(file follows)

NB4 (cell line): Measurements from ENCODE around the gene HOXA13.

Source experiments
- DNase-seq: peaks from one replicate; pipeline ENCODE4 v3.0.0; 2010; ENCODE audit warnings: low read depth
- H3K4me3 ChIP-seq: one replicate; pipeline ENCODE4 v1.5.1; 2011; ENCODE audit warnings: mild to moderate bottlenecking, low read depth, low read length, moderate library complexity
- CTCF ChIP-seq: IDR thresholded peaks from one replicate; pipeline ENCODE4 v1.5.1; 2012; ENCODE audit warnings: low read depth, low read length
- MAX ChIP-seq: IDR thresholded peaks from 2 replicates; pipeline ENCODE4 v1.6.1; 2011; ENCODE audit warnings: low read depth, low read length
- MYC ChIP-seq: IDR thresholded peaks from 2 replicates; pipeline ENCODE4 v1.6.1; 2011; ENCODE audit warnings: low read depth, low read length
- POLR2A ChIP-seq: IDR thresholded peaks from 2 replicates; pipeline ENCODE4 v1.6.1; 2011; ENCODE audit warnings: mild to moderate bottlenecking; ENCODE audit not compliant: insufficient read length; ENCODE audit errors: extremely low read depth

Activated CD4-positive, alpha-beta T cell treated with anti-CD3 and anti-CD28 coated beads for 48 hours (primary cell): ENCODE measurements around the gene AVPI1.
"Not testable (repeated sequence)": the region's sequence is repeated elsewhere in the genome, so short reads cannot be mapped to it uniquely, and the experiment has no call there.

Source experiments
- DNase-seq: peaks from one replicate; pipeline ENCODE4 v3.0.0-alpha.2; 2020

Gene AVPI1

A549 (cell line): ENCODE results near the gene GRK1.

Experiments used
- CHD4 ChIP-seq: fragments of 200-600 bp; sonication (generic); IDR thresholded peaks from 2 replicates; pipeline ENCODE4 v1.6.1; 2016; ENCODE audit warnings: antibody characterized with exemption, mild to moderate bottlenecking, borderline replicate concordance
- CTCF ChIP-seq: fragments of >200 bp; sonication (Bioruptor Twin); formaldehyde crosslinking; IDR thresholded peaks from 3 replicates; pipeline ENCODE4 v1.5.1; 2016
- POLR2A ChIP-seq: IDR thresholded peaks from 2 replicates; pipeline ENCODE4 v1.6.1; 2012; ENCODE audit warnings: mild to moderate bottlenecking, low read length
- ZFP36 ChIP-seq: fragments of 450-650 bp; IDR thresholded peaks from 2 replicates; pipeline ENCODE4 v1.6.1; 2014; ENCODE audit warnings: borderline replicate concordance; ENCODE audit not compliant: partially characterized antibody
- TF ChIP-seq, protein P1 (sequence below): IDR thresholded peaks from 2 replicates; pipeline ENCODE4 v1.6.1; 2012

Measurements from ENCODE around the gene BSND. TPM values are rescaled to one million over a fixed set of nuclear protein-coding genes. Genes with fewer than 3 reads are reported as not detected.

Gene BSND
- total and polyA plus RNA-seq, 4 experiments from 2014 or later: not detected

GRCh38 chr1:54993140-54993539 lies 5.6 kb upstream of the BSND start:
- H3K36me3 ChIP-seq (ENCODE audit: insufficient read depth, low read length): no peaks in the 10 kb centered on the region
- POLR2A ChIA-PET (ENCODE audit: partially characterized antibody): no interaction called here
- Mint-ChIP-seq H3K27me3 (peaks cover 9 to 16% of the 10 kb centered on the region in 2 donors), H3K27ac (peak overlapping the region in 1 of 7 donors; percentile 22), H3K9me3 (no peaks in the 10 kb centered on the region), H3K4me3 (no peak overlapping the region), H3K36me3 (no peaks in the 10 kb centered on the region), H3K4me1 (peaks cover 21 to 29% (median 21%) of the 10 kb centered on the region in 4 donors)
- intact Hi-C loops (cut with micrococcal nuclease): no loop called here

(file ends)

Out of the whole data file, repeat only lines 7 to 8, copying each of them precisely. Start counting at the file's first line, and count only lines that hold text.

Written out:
- MYC ChIP-seq: IDR thresholded peaks from 2 replicates; pipeline ENCODE4 v1.6.1; 2011; ENCODE audit warnings: low read depth, low read length
- POLR2A ChIP-seq: IDR thresholded peaks from 2 replicates; pipeline ENCODE4 v1.6.1; 2011; ENCODE audit warnings: mild to moderate bottlenecking; ENCODE audit not compliant: insufficient read length; ENCODE audit errors: extremely low read depth